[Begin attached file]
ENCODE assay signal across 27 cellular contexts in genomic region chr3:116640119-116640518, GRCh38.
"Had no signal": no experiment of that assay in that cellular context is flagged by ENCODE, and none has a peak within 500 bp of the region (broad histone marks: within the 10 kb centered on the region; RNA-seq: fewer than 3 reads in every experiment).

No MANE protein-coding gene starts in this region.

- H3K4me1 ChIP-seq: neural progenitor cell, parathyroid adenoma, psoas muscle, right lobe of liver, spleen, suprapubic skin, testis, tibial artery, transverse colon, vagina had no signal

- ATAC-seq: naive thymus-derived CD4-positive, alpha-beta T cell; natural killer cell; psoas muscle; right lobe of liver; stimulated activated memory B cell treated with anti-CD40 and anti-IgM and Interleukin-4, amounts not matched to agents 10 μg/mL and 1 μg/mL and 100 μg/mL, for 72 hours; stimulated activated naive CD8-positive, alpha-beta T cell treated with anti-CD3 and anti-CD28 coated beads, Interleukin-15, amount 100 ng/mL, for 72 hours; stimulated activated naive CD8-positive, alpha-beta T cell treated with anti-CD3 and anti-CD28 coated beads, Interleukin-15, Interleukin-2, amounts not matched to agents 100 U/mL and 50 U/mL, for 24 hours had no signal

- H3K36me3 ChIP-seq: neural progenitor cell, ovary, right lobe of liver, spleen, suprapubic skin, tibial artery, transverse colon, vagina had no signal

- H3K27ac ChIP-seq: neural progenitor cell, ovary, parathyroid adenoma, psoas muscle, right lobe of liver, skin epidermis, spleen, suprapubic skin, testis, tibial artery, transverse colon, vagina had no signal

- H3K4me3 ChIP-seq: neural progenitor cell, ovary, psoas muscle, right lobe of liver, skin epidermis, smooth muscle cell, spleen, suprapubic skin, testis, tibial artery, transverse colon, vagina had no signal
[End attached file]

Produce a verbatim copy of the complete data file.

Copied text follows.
ENCODE assay signal across 27 cellular contexts in genomic region chr3:116640119-116640518, GRCh38.
"Had no signal": no experiment of that assay in that cellular context is flagged by ENCODE, and none has a peak within 500 bp of the region (broad histone marks: within the 10 kb centered on the region; RNA-seq: fewer than 3 reads in every experiment).

No MANE protein-coding gene starts in this region.

- H3K4me1 ChIP-seq: neural progenitor cell, parathyroid adenoma, psoas muscle, right lobe of liver, spleen, suprapubic skin, testis, tibial artery, transverse colon, vagina had no signal

- ATAC-seq: naive thymus-derived CD4-positive, alpha-beta T cell; natural killer cell; psoas muscle; right lobe of liver; stimulated activated memory B cell treated with anti-CD40 and anti-IgM and Interleukin-4, amounts not matched to agents 10 μg/mL and 1 μg/mL and 100 μg/mL, for 72 hours; stimulated activated naive CD8-positive, alpha-beta T cell treated with anti-CD3 and anti-CD28 coated beads, Interleukin-15, amount 100 ng/mL, for 72 hours; stimulated activated naive CD8-positive, alpha-beta T cell treated with anti-CD3 and anti-CD28 coated beads, Interleukin-15, Interleukin-2, amounts not matched to agents 100 U/mL and 50 U/mL, for 24 hours had no signal

- H3K36me3 ChIP-seq: neural progenitor cell, ovary, right lobe of liver, spleen, suprapubic skin, tibial artery, transverse colon, vagina had no signal

- H3K27ac ChIP-seq: neural progenitor cell, ovary, parathyroid adenoma, psoas muscle, right lobe of liver, skin epidermis, spleen, suprapubic skin, testis, tibial artery, transverse colon, vagina had no signal

- H3K4me3 ChIP-seq: neural progenitor cell, ovary, psoas muscle, right lobe of liver, skin epidermis, smooth muscle cell, spleen, suprapubic skin, testis, tibial artery, transverse colon, vagina had no signal